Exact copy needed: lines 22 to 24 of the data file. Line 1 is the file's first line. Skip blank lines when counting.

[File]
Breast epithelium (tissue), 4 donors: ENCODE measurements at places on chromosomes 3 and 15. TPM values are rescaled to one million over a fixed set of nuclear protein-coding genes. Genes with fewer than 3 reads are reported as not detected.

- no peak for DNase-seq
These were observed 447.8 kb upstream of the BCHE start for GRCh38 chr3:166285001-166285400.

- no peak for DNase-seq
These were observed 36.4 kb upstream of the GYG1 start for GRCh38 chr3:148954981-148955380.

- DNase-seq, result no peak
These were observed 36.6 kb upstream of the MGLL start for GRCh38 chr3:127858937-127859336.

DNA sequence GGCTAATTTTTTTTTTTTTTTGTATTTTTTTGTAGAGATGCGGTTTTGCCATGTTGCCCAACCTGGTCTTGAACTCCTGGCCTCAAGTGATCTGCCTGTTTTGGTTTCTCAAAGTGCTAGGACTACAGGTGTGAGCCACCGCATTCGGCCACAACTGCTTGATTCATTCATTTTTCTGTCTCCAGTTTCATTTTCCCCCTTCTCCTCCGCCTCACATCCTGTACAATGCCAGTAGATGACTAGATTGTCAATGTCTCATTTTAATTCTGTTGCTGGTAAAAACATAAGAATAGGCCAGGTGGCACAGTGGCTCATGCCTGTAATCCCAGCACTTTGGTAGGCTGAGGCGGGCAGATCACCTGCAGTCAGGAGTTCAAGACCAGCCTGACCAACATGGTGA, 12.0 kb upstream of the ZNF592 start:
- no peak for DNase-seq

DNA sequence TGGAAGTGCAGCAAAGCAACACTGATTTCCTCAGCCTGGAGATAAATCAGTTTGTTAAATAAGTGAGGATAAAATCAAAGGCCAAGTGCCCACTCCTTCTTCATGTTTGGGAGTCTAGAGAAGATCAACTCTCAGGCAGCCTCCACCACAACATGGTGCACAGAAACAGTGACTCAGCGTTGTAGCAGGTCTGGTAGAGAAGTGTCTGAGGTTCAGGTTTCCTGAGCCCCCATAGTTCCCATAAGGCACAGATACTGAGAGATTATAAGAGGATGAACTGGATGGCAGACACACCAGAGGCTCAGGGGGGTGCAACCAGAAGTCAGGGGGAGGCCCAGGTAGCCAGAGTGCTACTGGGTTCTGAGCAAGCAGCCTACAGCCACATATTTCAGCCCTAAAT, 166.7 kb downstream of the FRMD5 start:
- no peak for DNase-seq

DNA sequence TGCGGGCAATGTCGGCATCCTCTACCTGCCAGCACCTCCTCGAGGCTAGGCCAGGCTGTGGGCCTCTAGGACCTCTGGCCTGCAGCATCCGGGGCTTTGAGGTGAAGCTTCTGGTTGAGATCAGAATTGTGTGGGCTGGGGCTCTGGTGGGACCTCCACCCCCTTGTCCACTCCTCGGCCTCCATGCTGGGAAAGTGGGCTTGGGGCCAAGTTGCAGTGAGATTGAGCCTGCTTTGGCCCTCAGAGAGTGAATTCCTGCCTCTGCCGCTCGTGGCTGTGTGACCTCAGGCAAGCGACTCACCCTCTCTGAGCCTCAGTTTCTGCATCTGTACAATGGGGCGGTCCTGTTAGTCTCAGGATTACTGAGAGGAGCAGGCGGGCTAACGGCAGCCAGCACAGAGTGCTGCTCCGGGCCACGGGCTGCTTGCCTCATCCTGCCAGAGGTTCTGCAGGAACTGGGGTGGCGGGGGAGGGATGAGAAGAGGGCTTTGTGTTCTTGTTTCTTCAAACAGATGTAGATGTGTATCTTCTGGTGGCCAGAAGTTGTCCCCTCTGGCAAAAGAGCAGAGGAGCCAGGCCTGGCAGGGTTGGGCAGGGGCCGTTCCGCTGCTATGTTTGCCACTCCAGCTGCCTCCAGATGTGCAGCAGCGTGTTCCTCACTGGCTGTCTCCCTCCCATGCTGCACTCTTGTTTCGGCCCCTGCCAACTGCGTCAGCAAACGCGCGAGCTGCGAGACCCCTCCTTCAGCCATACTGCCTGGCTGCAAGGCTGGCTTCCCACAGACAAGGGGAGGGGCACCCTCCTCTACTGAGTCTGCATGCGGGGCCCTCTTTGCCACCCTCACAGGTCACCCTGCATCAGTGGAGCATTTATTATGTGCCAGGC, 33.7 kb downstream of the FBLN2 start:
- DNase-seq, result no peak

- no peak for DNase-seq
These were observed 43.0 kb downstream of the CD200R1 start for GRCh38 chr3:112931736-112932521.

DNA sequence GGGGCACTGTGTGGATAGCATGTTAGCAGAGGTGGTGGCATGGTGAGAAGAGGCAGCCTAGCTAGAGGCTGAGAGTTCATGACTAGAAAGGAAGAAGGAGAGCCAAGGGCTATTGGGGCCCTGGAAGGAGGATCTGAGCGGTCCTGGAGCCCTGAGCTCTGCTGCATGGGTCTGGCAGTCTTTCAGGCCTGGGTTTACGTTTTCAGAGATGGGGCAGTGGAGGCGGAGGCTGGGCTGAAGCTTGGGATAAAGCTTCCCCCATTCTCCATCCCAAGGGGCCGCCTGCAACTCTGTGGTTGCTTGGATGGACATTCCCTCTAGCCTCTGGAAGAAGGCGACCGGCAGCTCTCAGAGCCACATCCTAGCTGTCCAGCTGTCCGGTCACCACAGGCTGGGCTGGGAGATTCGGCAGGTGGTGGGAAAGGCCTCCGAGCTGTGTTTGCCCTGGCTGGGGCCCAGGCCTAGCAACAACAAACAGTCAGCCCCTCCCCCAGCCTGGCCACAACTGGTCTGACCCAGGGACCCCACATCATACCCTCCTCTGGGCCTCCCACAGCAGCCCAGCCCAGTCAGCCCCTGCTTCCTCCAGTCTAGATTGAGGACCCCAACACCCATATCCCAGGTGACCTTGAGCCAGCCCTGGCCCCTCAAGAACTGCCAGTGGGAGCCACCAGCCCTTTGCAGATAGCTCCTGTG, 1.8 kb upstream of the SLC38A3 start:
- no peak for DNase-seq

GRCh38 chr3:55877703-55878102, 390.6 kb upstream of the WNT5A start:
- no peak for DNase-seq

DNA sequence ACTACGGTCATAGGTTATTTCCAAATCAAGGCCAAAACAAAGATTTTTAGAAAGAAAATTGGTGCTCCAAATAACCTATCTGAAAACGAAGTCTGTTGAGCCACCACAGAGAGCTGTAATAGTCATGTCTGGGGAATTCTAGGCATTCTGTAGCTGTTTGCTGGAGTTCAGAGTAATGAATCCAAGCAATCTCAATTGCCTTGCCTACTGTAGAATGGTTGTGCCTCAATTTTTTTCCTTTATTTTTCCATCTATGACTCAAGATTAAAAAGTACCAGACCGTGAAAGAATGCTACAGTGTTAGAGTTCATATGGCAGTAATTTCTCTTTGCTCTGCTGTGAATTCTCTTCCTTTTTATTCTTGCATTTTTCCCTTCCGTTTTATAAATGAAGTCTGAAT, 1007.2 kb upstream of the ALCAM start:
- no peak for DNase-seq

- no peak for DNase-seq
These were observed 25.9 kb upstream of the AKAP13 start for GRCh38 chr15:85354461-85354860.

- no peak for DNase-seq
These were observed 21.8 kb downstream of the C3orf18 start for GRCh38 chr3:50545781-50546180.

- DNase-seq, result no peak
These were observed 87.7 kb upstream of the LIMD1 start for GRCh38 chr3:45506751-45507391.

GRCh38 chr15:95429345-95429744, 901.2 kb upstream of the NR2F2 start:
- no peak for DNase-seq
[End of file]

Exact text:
- no peak for DNase-seq
These were observed 25.9 kb upstream of the AKAP13 start for GRCh38 chr15:85354461-85354860.

- no peak for DNase-seq